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Footwear July, 28 2014

‘The Wall Street Journal’ Explores Buscemi and “The Key to Selling an $800 Sneaker”

The Wall Street Journal explores what it takes to sell an $800 USD sneaker to the marketplace in a spotlight of Jon Buscemi and the company that shares his surname. Noting his roots in the sneaker world, his Birkin bag-inspired strategy, and his celebrity-fueled endorsers that reinforce the exclusive nature of the product, it’s certainly an interesting read. While a choice excerpt appears below, head here to read the entire piece.

The brand’s co-founder and creative director, Jon Buscemi, who started his career as a stockbroker, said he was able to snag prized shelf space in ritzy stores for his unknown shoe line by taking the sneaker industry’s limited-edition strategy to the extreme. Instead of issuing a series of limited-run models, he decided to invent a whole brand that would be known for its scarcity.

He said he was inspired by the Hermès Birkin bag—an expensive, sought-after handbag that the French company doesn’t advertise and offers only to selected customers.

Mr. Buscemi and his partners said they wanted to create a sneaker-world equivalent. “I can’t just walk around with a purse,” said Buscemi’s vice president of marketing, Rob Heppler, a streetwear blogger who was working at an ad agency when he helped hatch the plan with Mr. Buscemi, his friend.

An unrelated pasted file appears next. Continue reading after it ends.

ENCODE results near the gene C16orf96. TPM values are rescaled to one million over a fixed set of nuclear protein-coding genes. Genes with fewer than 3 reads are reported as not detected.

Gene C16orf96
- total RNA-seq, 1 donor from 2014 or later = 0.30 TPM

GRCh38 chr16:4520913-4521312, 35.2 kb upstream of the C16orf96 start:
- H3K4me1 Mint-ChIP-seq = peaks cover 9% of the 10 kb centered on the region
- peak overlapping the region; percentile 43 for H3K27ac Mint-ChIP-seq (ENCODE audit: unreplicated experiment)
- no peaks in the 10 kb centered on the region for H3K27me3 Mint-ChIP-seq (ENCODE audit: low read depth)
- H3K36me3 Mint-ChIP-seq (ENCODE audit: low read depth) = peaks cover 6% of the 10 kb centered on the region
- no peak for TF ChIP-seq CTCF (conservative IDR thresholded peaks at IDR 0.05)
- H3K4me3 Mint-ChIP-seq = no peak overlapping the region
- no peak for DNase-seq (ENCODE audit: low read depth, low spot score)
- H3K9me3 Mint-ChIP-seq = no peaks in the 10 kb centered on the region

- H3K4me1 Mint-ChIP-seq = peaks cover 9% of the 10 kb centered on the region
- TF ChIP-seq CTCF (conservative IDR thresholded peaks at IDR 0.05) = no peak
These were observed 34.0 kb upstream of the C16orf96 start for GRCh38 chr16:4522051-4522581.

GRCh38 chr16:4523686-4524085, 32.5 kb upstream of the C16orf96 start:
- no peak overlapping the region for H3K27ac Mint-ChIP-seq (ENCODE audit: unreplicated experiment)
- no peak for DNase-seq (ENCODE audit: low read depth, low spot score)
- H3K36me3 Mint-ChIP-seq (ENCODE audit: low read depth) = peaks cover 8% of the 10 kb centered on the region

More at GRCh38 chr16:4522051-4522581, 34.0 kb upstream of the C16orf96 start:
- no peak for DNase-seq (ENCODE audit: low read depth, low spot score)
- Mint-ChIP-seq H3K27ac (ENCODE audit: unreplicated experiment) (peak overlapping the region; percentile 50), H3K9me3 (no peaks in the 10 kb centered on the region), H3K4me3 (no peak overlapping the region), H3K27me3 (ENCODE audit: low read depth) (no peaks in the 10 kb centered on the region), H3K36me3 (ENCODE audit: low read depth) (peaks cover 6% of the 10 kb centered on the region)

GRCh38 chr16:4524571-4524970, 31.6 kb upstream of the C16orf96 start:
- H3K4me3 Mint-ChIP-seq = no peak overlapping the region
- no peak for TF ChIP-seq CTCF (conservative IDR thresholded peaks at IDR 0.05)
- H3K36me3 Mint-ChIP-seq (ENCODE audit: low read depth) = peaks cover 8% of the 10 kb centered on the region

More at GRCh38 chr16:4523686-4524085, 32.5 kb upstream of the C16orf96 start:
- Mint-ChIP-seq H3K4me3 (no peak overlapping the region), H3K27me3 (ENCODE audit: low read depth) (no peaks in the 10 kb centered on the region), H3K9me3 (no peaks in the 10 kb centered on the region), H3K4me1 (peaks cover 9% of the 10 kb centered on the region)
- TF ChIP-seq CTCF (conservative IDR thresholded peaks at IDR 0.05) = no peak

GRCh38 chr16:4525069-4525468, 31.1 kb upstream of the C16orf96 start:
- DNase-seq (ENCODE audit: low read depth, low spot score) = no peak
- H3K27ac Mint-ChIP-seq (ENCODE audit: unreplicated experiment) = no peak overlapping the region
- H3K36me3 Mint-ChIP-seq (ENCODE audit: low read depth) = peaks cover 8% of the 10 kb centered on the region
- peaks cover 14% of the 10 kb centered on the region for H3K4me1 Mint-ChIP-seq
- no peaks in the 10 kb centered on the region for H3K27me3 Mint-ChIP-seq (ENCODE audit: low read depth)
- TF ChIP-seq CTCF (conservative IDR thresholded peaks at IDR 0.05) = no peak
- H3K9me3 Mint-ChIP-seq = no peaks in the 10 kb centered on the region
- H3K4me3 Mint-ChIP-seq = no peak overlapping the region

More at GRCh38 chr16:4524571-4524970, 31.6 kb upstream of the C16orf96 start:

Mr. Buscemi designs the shoes, which are handmade in Civitanova, Italy, at a factory that also produces goods for companies including Chanel.

Buscemi is just one of many brands benefiting from the popularity of sneakers. Shoe makers have spurred demand by issuing more limited-edition models each year, offering consumers an “opportunity for uniqueness,” according to Matt Powell, a sneaker-market analyst at SportsOneSource, a market-research company. The average price of the 300 million pairs of men’s sneakers sold in the U.S. last year was $65, Mr. Powell said. But according to retailers, there is virtually no price resistance at the highest-end of the market.

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